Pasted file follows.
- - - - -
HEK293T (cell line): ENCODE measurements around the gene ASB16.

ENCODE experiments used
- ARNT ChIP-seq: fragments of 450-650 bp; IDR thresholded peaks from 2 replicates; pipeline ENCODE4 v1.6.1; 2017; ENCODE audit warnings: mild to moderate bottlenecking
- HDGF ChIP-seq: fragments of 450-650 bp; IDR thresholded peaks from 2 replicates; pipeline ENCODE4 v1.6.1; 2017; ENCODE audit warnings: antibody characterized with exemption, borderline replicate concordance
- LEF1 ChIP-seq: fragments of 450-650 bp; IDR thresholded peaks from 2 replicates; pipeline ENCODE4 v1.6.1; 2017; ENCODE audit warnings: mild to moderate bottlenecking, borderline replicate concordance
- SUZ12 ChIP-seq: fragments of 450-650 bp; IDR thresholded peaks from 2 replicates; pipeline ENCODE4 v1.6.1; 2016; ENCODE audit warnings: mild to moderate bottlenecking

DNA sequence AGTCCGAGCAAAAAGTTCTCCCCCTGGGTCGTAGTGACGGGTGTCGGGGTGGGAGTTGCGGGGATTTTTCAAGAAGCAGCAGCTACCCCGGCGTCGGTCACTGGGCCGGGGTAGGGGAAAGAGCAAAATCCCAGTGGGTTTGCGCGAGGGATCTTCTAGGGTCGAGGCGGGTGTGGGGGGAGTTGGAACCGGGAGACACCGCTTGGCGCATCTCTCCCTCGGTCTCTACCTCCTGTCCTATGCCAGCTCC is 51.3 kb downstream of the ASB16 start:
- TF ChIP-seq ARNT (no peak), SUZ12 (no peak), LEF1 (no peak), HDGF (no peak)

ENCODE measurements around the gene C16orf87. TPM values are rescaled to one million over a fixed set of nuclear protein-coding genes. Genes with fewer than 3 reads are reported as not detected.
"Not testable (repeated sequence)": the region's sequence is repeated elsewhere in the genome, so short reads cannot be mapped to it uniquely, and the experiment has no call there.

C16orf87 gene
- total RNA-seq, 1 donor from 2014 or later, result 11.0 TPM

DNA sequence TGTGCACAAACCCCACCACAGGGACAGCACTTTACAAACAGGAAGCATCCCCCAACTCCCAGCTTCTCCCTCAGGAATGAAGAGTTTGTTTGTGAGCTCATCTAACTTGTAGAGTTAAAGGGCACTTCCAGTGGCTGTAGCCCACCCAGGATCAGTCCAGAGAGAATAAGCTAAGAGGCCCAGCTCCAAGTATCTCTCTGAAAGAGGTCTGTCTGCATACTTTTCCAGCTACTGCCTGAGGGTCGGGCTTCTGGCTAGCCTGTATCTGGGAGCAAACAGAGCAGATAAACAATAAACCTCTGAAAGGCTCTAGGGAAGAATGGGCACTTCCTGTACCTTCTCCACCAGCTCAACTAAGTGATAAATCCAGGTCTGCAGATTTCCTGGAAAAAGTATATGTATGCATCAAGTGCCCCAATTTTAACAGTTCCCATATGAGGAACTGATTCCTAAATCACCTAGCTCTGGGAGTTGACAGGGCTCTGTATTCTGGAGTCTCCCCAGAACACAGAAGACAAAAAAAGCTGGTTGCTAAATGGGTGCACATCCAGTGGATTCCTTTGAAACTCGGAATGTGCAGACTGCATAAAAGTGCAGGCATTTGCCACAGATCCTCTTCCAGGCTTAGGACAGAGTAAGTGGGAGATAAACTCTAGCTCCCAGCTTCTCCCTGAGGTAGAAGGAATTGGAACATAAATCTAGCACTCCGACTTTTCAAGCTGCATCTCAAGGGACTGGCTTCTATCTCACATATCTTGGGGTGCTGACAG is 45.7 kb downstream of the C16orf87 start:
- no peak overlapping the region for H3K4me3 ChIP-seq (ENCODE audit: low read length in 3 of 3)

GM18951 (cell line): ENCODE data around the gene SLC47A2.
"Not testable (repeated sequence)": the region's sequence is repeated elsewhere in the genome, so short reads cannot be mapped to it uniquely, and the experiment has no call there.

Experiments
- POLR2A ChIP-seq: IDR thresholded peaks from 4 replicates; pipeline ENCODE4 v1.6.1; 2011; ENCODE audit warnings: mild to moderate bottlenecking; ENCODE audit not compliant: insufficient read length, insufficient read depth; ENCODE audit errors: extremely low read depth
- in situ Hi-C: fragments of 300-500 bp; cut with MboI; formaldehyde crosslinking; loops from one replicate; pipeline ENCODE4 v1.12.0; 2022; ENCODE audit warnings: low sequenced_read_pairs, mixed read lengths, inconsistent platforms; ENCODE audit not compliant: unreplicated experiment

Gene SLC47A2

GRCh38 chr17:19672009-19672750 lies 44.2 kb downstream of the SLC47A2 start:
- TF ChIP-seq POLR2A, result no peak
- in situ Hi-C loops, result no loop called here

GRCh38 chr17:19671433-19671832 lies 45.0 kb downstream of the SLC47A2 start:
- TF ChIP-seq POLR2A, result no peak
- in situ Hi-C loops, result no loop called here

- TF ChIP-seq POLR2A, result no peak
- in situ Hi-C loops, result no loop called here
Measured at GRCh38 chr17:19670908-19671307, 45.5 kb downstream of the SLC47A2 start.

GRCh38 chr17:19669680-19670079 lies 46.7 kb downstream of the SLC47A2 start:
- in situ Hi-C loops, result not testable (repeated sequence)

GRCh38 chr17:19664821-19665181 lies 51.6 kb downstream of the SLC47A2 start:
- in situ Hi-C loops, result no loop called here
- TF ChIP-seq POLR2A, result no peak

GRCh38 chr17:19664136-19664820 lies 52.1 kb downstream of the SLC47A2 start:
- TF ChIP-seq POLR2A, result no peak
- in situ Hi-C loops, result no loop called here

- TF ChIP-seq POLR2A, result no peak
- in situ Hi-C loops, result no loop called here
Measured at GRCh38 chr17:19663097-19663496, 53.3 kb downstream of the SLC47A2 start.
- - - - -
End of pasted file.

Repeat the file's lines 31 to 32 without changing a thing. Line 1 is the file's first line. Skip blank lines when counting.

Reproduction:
- in situ Hi-C loops, result not testable (repeated sequence)

GRCh38 chr17:19664821-19665181 lies 51.6 kb downstream of the SLC47A2 start: